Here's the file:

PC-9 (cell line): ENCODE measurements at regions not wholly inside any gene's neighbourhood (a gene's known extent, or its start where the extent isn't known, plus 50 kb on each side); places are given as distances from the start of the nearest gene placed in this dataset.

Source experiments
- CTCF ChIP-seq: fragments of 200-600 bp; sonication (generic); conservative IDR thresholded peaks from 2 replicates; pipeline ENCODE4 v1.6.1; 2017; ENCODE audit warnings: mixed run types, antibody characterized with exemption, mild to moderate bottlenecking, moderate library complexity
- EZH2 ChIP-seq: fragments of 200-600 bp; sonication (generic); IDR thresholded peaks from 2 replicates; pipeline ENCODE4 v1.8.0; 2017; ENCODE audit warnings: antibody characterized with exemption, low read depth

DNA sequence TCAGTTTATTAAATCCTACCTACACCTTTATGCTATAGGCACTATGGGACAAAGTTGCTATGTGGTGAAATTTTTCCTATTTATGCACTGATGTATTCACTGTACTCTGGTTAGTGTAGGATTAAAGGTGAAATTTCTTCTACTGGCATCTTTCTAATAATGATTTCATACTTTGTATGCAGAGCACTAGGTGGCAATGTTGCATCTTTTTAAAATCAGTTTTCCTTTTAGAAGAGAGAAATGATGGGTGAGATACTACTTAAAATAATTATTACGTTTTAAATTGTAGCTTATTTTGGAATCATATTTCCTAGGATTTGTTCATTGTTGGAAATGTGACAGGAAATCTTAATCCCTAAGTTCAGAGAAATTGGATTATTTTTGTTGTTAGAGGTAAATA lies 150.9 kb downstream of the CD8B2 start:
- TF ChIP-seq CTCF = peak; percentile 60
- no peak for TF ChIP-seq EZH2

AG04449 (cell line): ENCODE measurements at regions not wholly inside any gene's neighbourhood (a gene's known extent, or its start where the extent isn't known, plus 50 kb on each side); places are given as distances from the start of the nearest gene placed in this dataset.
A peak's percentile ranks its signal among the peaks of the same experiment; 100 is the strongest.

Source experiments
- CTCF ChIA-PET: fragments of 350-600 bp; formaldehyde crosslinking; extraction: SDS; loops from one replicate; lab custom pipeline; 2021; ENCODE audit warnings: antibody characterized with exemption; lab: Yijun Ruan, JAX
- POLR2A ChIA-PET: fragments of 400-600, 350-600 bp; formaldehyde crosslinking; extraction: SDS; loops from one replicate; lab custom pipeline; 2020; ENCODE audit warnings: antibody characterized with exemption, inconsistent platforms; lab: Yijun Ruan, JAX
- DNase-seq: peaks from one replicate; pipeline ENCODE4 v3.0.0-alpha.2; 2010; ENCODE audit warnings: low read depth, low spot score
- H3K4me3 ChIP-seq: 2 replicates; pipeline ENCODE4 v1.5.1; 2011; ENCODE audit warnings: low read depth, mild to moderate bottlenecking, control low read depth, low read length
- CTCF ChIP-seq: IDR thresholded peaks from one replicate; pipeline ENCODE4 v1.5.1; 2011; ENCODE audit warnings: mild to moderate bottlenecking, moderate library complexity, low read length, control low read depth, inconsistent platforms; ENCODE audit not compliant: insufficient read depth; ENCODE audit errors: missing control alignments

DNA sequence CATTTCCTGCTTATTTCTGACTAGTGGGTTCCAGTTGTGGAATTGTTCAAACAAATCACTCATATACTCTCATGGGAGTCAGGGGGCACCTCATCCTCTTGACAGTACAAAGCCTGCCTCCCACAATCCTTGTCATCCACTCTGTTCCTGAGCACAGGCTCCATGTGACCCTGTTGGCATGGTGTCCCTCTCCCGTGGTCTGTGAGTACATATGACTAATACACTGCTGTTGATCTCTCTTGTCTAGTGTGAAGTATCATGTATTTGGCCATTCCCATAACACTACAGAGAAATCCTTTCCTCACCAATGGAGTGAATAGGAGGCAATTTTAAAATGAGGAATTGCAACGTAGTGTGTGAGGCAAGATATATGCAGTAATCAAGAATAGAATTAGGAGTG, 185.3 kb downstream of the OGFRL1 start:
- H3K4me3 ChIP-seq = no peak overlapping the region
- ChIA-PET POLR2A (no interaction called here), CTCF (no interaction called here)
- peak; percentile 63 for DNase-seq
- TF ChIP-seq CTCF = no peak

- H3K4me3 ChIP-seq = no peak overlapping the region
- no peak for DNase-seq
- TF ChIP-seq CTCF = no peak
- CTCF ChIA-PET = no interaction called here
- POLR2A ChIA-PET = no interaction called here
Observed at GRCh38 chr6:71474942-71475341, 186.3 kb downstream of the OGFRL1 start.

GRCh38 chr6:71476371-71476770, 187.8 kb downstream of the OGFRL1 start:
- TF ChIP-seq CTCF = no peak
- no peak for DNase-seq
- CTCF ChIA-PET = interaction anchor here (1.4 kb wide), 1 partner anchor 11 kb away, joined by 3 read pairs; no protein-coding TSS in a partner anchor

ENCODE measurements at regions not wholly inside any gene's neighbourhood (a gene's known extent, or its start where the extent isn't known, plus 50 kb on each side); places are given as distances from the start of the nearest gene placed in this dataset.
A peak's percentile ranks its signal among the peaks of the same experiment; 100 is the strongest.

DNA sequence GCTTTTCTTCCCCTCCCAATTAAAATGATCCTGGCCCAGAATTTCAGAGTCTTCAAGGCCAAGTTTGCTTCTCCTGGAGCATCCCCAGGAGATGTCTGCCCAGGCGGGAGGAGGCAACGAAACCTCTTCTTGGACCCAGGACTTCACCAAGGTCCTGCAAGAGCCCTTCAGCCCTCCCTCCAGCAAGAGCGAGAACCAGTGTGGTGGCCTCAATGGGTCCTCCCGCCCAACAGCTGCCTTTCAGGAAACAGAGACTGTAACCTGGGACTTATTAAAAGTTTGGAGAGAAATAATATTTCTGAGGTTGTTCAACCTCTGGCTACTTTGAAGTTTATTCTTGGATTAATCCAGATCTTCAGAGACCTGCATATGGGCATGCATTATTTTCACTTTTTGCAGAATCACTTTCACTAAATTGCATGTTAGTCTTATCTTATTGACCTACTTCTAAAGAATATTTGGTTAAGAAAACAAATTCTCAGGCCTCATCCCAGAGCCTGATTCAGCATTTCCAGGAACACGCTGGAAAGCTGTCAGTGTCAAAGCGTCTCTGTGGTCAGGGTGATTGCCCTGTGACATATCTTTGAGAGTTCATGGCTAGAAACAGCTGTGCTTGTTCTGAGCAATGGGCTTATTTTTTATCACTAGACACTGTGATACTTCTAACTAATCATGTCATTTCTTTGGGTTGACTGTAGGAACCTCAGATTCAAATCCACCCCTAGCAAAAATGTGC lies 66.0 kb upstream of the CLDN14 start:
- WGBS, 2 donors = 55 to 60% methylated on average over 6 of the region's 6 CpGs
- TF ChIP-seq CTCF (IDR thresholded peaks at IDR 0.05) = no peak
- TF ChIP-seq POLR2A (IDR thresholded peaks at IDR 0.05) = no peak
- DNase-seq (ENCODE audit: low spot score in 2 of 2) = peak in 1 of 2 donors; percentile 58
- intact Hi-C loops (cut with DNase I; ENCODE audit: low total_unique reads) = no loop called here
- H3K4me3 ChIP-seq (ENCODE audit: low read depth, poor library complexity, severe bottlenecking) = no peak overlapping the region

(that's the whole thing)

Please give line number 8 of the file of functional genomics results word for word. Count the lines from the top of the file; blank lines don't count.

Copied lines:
AG04449 (cell line): ENCODE measurements at regions not wholly inside any gene's neighbourhood (a gene's known extent, or its start where the extent isn't known, plus 50 kb on each side); places are given as distances from the start of the nearest gene placed in this dataset.